The Ministry for the Environment released an updated Coastal Hazards and Climate Change manual for local government last week, based on work done by NIWA. It incorporates the latest NZ thinking on where sea-levels are heading. If you’re planning to build something that has to last until the end of the century (and that covers a lot of coastal infrastructure), you should allow for half a metre of sea-level rise, and consider the consequences of an increase of up to 80cm. The report says:
For planning and decision timeframes out to the 2090s (2090â€“2099):
a. a base value sea-level rise of 0.5 m relative to the 1980â€“1999 average should be used, along with
b. an assessment of the potential consequences from a range of possible higher sea-level rises (particularly where impacts are likely to have high consequence or where additional future adaptation options are limited). At the very least, all assessments should consider the consequences of a mean sea-level rise of at least 0.8 m relative to the 1980â€“1999 average.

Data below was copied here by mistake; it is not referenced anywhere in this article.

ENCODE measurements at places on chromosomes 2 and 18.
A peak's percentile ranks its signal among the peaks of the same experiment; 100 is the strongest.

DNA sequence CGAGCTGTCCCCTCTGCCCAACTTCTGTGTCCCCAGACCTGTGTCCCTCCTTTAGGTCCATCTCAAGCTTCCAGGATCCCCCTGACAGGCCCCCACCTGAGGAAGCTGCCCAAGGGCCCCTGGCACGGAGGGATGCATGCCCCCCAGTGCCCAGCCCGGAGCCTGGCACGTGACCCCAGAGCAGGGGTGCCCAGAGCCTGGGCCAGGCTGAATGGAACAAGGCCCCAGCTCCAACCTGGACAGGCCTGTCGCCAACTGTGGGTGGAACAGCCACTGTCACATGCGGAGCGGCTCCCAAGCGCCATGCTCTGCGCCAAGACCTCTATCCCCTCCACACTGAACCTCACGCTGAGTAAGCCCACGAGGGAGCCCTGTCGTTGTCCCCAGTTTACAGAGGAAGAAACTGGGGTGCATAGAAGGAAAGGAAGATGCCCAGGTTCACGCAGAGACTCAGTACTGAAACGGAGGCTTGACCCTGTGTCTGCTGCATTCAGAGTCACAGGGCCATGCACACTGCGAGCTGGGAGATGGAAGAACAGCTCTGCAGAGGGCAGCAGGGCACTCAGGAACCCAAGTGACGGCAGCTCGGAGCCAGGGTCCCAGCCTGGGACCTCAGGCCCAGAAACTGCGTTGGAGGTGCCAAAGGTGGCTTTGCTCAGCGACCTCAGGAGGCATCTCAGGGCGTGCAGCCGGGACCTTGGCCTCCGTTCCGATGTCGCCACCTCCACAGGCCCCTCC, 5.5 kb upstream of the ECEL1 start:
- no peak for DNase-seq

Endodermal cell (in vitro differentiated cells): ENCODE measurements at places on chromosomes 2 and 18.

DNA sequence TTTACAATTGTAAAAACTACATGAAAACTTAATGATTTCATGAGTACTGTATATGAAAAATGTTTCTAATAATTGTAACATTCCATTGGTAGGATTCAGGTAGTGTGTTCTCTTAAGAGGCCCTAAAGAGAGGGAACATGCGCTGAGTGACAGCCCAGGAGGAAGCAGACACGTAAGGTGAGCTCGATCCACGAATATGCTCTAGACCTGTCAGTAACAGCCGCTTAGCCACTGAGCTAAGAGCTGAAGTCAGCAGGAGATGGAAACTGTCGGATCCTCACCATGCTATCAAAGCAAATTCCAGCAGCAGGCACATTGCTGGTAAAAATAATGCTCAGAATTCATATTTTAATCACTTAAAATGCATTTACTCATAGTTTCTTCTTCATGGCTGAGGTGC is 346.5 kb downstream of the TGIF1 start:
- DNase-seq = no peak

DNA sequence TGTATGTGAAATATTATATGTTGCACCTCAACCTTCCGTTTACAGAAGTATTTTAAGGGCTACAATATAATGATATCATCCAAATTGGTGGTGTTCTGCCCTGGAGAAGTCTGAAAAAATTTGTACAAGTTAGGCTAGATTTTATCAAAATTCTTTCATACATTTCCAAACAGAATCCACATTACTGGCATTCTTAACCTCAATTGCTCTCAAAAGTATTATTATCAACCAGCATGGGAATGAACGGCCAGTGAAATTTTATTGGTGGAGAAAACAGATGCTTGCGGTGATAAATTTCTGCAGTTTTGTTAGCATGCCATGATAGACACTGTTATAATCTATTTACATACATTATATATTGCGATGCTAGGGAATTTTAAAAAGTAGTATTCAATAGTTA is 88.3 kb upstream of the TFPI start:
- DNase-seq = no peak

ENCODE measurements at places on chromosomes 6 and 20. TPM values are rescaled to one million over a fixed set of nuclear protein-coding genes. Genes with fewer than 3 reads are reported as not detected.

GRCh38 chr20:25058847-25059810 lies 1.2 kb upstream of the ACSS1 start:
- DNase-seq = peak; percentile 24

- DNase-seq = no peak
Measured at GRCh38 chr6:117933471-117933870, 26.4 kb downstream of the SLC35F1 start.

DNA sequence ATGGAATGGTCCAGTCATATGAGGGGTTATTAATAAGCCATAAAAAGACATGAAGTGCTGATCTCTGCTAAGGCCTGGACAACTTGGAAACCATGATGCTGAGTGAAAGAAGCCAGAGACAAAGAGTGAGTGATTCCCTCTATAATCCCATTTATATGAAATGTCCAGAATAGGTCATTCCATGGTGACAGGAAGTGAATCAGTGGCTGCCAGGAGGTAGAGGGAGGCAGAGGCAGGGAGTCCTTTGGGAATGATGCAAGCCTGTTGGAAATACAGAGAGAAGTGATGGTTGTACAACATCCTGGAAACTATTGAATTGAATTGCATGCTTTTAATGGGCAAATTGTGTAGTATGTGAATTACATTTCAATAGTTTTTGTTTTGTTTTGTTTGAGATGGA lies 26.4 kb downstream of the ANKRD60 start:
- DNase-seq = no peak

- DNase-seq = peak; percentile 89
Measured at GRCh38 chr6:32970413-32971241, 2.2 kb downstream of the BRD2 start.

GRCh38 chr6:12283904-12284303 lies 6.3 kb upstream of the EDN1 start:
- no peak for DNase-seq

For planning and decision timeframes beyond 2100 where, as a result of the particular decision, future adaptation options will be limited, an allowance for sea-level rise of 10 mm per year beyond 2100 is recommended (in addition to the above recommendation).
Local authorities have a duty to understand this stuff (under the RMA and other legislation), so the report is highly detailed. If you’ve ever hankered after an in-depth understanding the processes that underlie storm surges, beach (and bach) erosion, tidal ranges and tsunamis, there’s no better place to start. If you want to see what impact that sort of rise might have on your area, try Global Warming Art’s excellent Google Maps mashup Sea Level Rise Explorer, or check NASA JPL’s new climate change site for the global sea level picture [Flash required].
Also released last week: the edited highlights (with pretty pictures) version of the Preparing For Climate Change guidance manual published last May which incorporates NIWA’s latest climate projections for NZ. Essential. And free.